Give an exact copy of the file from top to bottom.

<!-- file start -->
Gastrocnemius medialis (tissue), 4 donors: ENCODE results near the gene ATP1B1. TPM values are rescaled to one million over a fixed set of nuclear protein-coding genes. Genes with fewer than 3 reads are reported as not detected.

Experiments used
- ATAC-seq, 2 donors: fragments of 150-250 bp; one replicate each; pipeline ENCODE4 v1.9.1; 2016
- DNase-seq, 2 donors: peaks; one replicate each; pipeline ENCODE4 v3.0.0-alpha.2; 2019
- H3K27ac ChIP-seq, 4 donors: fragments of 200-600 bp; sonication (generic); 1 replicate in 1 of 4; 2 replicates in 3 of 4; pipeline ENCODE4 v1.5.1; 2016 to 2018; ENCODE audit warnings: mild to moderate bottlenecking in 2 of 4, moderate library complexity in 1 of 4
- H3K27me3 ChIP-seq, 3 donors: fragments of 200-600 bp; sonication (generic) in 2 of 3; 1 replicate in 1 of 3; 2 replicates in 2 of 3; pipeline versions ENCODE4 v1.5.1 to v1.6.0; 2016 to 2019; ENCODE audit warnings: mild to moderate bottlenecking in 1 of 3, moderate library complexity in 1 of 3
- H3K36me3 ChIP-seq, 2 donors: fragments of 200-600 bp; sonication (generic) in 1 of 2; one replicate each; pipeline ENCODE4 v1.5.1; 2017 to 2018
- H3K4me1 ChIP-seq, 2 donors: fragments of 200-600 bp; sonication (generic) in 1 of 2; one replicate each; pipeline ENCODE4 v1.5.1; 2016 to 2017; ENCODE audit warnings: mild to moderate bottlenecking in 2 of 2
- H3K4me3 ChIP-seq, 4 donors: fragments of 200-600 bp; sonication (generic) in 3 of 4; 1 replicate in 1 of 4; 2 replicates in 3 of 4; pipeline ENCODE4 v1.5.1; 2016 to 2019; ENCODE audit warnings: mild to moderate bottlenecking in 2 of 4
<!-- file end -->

Gastrocnemius medialis (tissue), 4 donors: ENCODE results near the gene ATP1B1. TPM values are rescaled to one million over a fixed set of nuclear protein-coding genes. Genes with fewer than 3 reads are reported as not detected.

Experiments used
- ATAC-seq, 2 donors: fragments of 150-250 bp; one replicate each; pipeline ENCODE4 v1.9.1; 2016
- DNase-seq, 2 donors: peaks; one replicate each; pipeline ENCODE4 v3.0.0-alpha.2; 2019
- H3K27ac ChIP-seq, 4 donors: fragments of 200-600 bp; sonication (generic); 1 replicate in 1 of 4; 2 replicates in 3 of 4; pipeline ENCODE4 v1.5.1; 2016 to 2018; ENCODE audit warnings: mild to moderate bottlenecking in 2 of 4, moderate library complexity in 1 of 4
- H3K27me3 ChIP-seq, 3 donors: fragments of 200-600 bp; sonication (generic) in 2 of 3; 1 replicate in 1 of 3; 2 replicates in 2 of 3; pipeline versions ENCODE4 v1.5.1 to v1.6.0; 2016 to 2019; ENCODE audit warnings: mild to moderate bottlenecking in 1 of 3, moderate library complexity in 1 of 3
- H3K36me3 ChIP-seq, 2 donors: fragments of 200-600 bp; sonication (generic) in 1 of 2; one replicate each; pipeline ENCODE4 v1.5.1; 2017 to 2018
- H3K4me1 ChIP-seq, 2 donors: fragments of 200-600 bp; sonication (generic) in 1 of 2; one replicate each; pipeline ENCODE4 v1.5.1; 2016 to 2017; ENCODE audit warnings: mild to moderate bottlenecking in 2 of 2
- H3K4me3 ChIP-seq, 4 donors: fragments of 200-600 bp; sonication (generic) in 3 of 4; 1 replicate in 1 of 4; 2 replicates in 3 of 4; pipeline ENCODE4 v1.5.1; 2016 to 2019; ENCODE audit warnings: mild to moderate bottlenecking in 2 of 4